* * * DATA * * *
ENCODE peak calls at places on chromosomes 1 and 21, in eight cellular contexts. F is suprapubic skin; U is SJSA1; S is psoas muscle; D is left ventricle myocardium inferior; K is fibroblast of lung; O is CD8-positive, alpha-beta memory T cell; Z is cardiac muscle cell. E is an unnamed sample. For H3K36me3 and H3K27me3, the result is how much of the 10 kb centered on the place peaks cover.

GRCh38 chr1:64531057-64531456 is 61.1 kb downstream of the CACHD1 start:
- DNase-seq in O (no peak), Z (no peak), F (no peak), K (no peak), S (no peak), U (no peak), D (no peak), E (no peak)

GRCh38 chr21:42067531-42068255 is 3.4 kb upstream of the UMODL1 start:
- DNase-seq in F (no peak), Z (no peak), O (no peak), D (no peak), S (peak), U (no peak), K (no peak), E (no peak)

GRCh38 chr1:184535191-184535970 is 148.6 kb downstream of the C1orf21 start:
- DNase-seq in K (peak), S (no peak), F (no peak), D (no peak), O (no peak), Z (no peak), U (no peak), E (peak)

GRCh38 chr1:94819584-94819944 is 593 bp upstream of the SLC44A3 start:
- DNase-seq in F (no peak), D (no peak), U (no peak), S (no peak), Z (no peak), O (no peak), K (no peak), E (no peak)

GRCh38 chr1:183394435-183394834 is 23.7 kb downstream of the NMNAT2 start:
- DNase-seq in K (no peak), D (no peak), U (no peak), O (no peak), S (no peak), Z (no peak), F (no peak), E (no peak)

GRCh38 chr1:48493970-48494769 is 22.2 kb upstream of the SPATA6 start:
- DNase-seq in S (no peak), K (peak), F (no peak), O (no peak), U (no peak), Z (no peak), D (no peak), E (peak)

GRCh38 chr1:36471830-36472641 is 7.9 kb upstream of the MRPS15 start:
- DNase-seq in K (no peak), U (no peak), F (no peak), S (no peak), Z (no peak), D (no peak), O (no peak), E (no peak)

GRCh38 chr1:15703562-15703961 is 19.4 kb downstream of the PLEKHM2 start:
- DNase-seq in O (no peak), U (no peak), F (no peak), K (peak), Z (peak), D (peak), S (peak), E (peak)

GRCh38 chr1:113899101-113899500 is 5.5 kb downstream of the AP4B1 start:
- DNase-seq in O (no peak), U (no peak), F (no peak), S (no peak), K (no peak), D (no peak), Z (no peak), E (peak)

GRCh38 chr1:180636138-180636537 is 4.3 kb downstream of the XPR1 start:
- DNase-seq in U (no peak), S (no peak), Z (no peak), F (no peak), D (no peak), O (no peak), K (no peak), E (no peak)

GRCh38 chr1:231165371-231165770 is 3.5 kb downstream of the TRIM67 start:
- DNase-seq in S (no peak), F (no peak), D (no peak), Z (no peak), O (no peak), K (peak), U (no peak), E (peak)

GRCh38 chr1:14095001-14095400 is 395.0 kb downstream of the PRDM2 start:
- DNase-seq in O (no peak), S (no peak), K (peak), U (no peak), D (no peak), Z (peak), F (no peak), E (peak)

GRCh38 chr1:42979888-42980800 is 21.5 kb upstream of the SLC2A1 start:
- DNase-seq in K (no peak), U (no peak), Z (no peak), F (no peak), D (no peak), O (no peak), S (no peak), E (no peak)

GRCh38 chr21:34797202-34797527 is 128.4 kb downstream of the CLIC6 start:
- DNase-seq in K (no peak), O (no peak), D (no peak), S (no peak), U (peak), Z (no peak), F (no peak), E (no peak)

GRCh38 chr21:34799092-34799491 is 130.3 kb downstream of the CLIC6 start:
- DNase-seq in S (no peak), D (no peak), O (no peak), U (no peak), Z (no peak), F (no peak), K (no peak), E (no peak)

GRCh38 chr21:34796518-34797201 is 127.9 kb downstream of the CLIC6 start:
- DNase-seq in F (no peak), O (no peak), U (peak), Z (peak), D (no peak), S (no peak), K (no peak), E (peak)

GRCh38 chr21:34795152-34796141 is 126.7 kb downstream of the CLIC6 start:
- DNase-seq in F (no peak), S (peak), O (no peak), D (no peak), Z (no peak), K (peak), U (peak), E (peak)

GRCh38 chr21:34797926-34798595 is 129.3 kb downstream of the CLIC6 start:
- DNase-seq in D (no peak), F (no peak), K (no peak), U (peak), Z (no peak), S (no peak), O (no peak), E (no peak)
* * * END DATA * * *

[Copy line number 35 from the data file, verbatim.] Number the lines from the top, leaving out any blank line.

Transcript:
- DNase-seq in F (no peak), S (peak), O (no peak), D (no peak), Z (no peak), K (peak), U (peak), E (peak)